*Dora Allen (Paula Wilson) is blessed with a special talent, namely, the ability to offer anybody just the right relationship advice they’re looking for.
Even strangers, like a bus driver or another passenger, can sense that she’s a human whisperer of sorts, so they are prompted to dump their personal problems on her lap impulsively.
This state of affairs might be all well and good if only Dora’s own relationships were simultaneously flourishing. But she’s been so busy attending to the emotional needs of others that she’s neglected the disaster that her life has become.
First of all, she’s not on speaking terms with her sister, Karen (Julienne Irons), perhaps because of the incestuous mess she created by dating her ex-boyfriend, Kevin (Booker T. Washington). A product of a broken mixed-marriage, Dora doesn’t get along with her black mother (Sydney Chase) who’d like to bury the hatchet, or with her white dad (Clyde Baldo) who has a bad habit of making inappropriate comments. For example, he made her very uncomfortable to have to watch him and her best friend, Myra (Antonia Marrero), flirting with each other at Karen’s surprise birthday party.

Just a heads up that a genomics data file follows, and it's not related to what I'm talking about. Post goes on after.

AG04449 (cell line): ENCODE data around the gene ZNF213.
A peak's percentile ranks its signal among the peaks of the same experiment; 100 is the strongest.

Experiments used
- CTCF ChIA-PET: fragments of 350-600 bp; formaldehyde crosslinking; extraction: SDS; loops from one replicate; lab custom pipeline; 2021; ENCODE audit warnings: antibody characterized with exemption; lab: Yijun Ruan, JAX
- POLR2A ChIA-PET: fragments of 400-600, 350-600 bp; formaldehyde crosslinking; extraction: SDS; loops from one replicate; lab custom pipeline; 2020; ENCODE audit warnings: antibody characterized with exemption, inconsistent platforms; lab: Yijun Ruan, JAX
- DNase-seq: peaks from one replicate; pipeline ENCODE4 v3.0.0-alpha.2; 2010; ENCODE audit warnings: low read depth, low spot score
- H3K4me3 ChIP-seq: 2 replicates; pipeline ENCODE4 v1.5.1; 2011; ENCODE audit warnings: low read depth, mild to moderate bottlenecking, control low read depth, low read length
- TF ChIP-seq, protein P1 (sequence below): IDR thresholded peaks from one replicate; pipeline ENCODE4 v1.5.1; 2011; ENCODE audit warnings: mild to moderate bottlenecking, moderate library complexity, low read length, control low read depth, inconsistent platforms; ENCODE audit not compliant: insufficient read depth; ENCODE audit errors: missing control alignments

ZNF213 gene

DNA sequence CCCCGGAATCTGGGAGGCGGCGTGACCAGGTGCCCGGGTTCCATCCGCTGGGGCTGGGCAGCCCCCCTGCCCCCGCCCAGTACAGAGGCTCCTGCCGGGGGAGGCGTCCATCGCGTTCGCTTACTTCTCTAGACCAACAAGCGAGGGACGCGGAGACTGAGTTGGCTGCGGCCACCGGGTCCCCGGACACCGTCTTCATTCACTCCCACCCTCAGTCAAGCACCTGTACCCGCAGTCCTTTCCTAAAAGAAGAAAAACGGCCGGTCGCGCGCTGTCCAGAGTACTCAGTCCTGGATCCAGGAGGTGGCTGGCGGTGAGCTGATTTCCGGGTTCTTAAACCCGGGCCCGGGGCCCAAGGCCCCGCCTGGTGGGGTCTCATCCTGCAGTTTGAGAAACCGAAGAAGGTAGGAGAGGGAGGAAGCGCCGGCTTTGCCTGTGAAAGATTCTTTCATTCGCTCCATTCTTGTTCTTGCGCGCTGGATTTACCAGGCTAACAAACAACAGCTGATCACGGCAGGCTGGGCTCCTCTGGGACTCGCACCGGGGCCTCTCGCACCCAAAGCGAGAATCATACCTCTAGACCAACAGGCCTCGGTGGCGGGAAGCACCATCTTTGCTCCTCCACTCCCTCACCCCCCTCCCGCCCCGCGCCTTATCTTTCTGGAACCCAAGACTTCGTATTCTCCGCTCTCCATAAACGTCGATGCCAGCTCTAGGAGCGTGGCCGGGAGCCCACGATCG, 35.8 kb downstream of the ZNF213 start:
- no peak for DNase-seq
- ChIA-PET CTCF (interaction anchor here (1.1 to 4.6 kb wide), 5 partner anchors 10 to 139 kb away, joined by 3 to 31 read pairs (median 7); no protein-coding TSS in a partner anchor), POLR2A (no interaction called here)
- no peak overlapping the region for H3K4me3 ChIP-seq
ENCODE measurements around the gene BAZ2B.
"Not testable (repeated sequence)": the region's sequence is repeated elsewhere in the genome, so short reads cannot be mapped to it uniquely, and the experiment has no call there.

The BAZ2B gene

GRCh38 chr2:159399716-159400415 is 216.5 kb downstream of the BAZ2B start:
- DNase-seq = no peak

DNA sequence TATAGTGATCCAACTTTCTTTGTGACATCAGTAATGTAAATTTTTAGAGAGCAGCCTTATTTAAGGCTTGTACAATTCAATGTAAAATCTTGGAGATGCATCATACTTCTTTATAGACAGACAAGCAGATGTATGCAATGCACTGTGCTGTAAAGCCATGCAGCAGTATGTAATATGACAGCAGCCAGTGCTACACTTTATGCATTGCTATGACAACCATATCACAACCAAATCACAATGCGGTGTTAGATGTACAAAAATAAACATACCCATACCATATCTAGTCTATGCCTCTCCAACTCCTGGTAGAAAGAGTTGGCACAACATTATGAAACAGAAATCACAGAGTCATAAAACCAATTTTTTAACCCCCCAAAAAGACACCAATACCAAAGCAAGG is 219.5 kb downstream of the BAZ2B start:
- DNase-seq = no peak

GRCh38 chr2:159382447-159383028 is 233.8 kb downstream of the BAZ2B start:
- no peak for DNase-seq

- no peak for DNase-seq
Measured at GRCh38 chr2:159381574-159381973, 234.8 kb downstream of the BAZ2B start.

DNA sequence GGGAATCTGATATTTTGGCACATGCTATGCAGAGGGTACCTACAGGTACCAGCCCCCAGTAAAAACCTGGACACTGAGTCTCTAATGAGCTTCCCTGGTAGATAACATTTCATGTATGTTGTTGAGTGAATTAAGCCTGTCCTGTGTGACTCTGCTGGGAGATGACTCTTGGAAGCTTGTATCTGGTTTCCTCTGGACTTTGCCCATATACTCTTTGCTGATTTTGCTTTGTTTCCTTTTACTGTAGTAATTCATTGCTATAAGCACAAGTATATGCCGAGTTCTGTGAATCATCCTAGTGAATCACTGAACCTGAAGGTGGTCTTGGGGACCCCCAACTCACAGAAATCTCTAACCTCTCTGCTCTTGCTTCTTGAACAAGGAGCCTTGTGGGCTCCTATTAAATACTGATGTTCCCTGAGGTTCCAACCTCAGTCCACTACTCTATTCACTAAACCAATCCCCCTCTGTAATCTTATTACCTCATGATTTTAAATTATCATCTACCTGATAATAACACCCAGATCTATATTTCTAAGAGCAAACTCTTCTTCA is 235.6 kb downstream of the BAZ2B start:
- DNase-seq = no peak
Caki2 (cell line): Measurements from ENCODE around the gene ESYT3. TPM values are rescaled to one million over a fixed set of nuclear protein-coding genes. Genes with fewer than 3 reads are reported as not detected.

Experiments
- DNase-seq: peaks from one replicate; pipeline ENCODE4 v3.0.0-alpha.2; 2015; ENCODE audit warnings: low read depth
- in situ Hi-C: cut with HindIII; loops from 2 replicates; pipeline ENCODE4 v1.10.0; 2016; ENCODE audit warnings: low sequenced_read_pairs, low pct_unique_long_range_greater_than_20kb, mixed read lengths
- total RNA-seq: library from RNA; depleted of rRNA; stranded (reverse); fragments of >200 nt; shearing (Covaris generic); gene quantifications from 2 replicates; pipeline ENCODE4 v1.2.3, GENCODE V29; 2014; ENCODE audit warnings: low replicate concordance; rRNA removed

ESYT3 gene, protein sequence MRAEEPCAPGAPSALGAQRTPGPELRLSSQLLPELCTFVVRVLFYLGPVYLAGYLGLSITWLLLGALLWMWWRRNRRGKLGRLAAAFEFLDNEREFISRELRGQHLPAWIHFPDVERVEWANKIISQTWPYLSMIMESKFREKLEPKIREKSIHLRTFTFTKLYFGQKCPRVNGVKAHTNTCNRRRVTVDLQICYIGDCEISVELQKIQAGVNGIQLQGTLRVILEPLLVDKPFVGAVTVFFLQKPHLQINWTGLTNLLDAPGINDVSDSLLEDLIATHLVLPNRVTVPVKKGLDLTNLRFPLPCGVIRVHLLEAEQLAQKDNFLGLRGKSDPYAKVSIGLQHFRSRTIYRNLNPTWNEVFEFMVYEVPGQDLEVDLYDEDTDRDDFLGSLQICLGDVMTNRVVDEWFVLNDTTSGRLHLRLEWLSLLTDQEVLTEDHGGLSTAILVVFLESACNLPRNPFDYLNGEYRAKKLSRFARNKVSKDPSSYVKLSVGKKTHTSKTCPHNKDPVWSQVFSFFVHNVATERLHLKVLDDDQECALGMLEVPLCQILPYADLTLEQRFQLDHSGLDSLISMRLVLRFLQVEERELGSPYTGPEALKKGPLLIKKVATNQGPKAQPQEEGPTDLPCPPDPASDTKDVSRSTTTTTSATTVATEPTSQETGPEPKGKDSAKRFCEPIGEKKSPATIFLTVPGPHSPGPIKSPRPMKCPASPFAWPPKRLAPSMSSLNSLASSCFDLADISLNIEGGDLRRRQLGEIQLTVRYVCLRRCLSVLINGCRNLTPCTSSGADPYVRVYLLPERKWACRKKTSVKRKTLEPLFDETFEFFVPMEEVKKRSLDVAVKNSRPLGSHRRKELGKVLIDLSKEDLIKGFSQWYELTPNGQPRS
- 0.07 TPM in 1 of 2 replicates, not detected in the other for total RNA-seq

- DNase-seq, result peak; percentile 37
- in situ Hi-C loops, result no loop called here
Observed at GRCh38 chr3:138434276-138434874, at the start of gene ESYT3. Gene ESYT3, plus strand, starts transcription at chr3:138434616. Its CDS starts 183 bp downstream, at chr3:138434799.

So unfolds Life’s Passing Me By, a delightful, character-driven sit-dram set all around New York City. The movie marks the feature-length directorial debut of School of Visual Arts grad Mark Cabaroy, who somehow shot his movie on a shoestring budget of just $700. Cabaroy coaxed a number of inspired performances out of a cast of virtual unknowns, starting with Paula Wilson who is nothing short of brilliant in the pivotal role of Dora.
The story is unpredictable and so engaging that you quickly forget the low production values as you become immersed in the plight of the members of the motley ensemble. Good enough to earn the #3 spot on my annual Blacktrospective’s Best Independent Films list last year, Life’s Passing Me By is a flick well-deserving of a distributor for a theatrical run in 2010.
An alternately entertaining and thought-provoking, irreverent romp ultimately revealed as the sort of rare cinematic jewel which makes my job a joy.
Excellent (4 stars)
Running time: 88 Minutes
To see a trailer for Life’s Passing Me By, visit: